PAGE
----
From: University of Texas Medical Branch at Galveston
Published May 24, 2017 09:19 AM

Scientists gain better understanding of how Ebola disables people's immune defenses

University of Texas Medical Branch at Galveston scientists have unlocked mysteries of how the Ebola virus hampers the body’s natural defenses to speed the rate of infection and its accompanying lethal disease, according to a new report in PLOS Pathogens. The study was conducted in collaboration with the University of Washington and The National Institute of Allergy and Infectious Diseases.

Specifically, the researchers found that the Ebola virus binds directly to white blood cells (critical to the immune system) leading to their death.

“There are experimental Ebola vaccines and therapies being tested in clinical trials, but none have received final approval yet,” said senior author Alexander Bukreyev, a UTMB virologist in the departments of pathology and microbiology & immunology. “Understanding how the invading Ebola virus shuts down the host’s immune systems is a very important step in developing targeted therapies for Ebola virus disease.”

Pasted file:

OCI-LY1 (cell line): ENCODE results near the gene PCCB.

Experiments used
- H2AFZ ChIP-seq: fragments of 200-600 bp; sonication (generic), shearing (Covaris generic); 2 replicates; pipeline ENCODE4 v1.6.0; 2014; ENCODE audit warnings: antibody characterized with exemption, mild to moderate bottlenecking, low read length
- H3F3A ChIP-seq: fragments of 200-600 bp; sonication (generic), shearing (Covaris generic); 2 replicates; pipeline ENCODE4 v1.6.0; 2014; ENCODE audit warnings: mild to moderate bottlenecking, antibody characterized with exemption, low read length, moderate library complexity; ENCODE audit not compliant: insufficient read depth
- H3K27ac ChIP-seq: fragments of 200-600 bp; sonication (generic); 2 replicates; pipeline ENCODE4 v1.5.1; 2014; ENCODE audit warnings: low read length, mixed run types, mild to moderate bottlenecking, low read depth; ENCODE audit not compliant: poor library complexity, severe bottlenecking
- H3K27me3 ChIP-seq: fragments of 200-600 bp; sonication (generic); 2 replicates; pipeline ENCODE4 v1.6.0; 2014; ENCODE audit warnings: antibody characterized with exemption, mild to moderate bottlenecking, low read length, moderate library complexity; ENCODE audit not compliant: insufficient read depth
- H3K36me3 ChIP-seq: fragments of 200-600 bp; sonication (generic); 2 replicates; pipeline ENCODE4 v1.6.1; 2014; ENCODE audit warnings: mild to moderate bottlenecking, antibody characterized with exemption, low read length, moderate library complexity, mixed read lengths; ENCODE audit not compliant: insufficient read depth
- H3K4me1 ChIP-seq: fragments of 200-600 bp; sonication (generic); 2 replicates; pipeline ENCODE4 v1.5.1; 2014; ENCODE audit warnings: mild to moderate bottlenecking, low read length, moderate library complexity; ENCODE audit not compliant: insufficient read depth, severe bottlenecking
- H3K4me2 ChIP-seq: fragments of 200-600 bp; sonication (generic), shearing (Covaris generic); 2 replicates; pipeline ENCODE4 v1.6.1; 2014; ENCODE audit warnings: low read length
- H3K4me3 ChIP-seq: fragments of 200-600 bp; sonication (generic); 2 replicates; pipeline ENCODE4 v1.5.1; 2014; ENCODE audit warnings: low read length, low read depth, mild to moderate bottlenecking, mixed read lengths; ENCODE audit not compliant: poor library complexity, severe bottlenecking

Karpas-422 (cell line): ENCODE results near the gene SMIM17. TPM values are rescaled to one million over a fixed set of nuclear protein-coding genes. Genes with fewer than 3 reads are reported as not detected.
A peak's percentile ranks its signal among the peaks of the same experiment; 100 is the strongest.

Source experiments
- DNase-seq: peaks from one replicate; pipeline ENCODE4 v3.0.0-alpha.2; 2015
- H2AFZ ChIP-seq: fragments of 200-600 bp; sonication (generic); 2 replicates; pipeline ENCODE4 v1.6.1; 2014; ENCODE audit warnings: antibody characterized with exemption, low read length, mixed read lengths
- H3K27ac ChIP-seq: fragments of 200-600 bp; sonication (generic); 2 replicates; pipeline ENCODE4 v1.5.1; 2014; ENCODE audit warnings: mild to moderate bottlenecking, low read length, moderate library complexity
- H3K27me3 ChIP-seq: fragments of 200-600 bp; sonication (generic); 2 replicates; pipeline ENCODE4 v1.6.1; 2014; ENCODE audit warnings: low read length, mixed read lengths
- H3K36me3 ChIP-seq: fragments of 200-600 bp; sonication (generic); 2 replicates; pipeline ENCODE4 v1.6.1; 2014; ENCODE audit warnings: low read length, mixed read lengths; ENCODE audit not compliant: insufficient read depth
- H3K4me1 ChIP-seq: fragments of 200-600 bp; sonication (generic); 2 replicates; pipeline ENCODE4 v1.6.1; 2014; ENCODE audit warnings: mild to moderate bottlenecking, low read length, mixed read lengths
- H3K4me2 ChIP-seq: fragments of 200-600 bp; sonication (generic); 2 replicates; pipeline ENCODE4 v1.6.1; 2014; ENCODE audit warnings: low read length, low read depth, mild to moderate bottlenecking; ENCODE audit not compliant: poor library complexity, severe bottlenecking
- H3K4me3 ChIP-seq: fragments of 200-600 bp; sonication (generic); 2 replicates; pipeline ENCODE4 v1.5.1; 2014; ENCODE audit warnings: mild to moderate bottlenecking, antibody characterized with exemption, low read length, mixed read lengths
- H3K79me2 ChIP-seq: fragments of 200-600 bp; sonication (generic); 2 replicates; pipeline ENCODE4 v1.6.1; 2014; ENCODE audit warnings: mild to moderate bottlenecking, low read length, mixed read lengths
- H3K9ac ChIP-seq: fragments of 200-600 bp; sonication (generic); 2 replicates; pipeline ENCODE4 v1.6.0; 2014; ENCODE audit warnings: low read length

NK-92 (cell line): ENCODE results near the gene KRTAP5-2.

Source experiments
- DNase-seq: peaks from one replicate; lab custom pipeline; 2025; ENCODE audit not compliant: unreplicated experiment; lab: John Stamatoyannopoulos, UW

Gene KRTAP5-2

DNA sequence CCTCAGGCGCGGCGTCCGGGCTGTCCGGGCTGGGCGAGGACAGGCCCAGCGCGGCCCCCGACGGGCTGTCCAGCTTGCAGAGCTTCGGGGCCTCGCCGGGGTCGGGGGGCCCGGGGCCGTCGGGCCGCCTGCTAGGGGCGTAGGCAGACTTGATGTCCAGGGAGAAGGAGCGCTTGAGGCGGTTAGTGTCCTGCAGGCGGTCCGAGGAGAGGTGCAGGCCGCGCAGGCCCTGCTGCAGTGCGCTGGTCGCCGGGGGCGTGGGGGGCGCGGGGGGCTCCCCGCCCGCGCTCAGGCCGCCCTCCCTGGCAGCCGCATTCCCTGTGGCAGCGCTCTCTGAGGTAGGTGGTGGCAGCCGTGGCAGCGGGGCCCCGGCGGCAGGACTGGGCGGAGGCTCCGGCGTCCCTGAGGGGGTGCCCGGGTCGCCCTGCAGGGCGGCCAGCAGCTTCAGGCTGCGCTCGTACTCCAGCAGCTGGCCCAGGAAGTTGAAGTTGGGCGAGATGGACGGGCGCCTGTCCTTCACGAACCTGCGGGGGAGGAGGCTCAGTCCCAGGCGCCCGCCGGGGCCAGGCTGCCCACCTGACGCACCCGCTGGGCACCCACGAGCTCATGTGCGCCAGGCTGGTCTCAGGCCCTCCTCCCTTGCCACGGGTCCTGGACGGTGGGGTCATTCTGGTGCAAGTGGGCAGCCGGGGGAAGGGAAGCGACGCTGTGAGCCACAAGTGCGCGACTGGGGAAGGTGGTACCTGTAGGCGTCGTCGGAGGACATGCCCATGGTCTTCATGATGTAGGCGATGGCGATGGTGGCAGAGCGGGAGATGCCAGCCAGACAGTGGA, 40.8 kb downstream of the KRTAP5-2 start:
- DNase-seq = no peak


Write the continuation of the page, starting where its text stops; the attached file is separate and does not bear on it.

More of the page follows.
When someone is infected with Ebola, his or her lymphocytes – a type of white blood cell that is an important part of the immune system – quickly disappear. This issue is often seen in patients who succumb to the disease, whereas people who survive have been shown to maintain lymphocyte levels throughout the course of the disease.

Read more at University of Texas Medical Branch at Galveston

Image: Senior Alexander Bukreyev is shown. (Credit: The University of Texas Medical Branch at Galveston)

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